Fiction – paperback; Scribe; 342 pages; 2009.
Cradle Mountain National Park in Tasmania is the main setting of Cate Kennedy‘s The World Beneath. It’s a truly beautiful place, one that I was lucky enough to visit for a couple of days in 2004 as part of a self-drive tour around the state. The park sticks in my memory because the landscape was so beautiful and varied — heathland, grassland, forests, fern gulleys and mist-covered mountains — and quite unlike anything seen on the mainland.
The state itself has often been a conservation battleground. The most famous battle was the Franklin River Blockade of 1982/83, in which a group of non-violent protesters occupied a proposed dam site in an area that had recently been added to the World Heritage list. That blockade turned into an election issue and gained international attention when botanist David Bellamy was arrested.
That particular protest is not the focus of Cate Kennedy’s extraordinarily good novel, but two of her main characters — the New Age guru Sandy and her estranged and well-travelled husband Rich — were environmental activists who met on the blockade. Now, 25 years down the line, both have compromised their green ideals and are living fairly normal middle-class lives.
Their “greenie” pasts come back to haunt them when Rich hits upon the idea of taking their 15-year-old daughter, Sophie, on a trek to the Tasmanian wilderness. The trek is on the overland track in Cradle Mountain, a route that is far from quiet and relaxed, because of its popularity with hikers from across the world. But Rich is more interested in getting to know his daughter — he ran out on the family when Sophie was just a baby — and to take photographs that he can sell on at a later date.
Sandy is not so keen on the trip — it’s the first time she’s let Sophie stay with her father since he left — but the reader soon learns that this is borne out of the fear of being unable to cope without her daughter rather than wanting to protect Sophie from harm.
What emerges is a richly-layered novel, told in the third person, that follows Rich’s adventure across the Tasmanian wilderness interleaved with Sandy’s narrative as she deals with life on her own for the first time.
Brilliantly realised characters
They are brilliantly realised characters, full of insecurities and paranoia and a desperate need to be wanted and loved. They might be middle-aged but neither has truly grown up: Rich has never taken responsibility for his actions, Sandy is too ditsy and disorganised to do much with her life except sell outdated jewellery at local craft markets. But both are still living off the glory of having been arrested during the blockade in 1983.
The standout character, however, is Sophie, a teenager, who, in many ways, is more mature than Rich and Sandy. And yet she has deep-seated psychological problems — she is a closet anorexic intent on exercising herself into thinness — which neither of her parents pick up on. It’s rather telling that during her exhausting trek with Rich, in which she eats barely a thing, it is not Rich that notices her lack of appetite but two other hikers they befriend along the way.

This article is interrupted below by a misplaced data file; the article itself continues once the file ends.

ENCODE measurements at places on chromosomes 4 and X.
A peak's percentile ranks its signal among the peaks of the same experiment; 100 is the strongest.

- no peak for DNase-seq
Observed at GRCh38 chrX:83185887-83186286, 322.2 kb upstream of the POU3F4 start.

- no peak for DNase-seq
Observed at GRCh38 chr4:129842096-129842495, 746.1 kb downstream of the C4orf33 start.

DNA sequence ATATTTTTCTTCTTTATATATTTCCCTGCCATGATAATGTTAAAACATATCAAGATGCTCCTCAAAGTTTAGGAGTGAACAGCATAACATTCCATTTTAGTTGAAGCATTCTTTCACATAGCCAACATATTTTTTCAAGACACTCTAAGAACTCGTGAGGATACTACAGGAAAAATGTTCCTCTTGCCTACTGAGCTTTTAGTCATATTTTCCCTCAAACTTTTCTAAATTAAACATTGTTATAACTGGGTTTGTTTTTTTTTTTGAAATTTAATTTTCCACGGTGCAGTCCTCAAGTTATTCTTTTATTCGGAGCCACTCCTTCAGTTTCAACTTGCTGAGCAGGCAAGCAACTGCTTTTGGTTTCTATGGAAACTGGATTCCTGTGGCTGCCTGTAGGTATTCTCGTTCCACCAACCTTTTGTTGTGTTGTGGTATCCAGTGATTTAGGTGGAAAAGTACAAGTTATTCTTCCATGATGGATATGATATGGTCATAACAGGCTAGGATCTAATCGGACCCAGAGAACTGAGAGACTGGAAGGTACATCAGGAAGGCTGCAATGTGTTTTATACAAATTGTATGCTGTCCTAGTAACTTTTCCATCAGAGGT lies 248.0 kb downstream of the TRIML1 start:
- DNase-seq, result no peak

And while the book deals with some big themes — what it is to grow old and compromise your values, how we raise our children, the importance of protecting the wilderness and how we relate to nature — it’s a genuinely warm and witty read.
Rich’s inflated ego
I particularly loved seeing the air come out of Rich’s inflated ego. His thinly veiled contempt for modern eco-tourism and the hikers he meets along the way begins to crumble when the full impact of having to slog seven hours a day in mud and rain — with a serious blister on his foot — begins to take its toll.
You could save yourself the money, thought Rich bitterly, and stick a Farbuster Pro exercise treadmill into a shower, turn the cold water tap on, walk underneath it all day with twenty kilos of weights strapped to your back, and get just the same effect.
And Sandy, with her spirit guides, “retreats” and craft markets, who is constantly striving to lead an ethical life that others poke fun at, including her daughter, isn’t much better.
Trying to do the right thing. To not give in to it all, and switch off your conscience. She knew it drove Sophie crazy, sometimes, but then Sophie was a teenager and teenagers thought you were oppressing them if you made them get out of bed in the morning. ‘Who’s going to notice?’ she would say, exasperated, as Sandy refused to drink orange juice that contained pulp from imported oranges. ‘What do you think’s going to happen — the fruit juice police are going to storm in here and arrest you?’ And Sandy would laugh, but a little uneasily, truth be known, because Sophie was right — everyone was kind of policing each other, everyone was under surveillance.
Kennedy puts you in the heads of these characters and shows you their good points and their bad. But by showing the wider context of their lives — where they fit in today’s society as opposed to the role they played in the past — she offers up a domestic family drama on a grander scale. Critically acclaimed American writers, such as Jonathan Franzen and TC Boyle, often came to mind as I read this book; I’d argue that Kennedy is pretty much in the same league.
The World Beneath is currently available as a large format paperback in the UK; a smaller format will be published by Atlantic Books in May.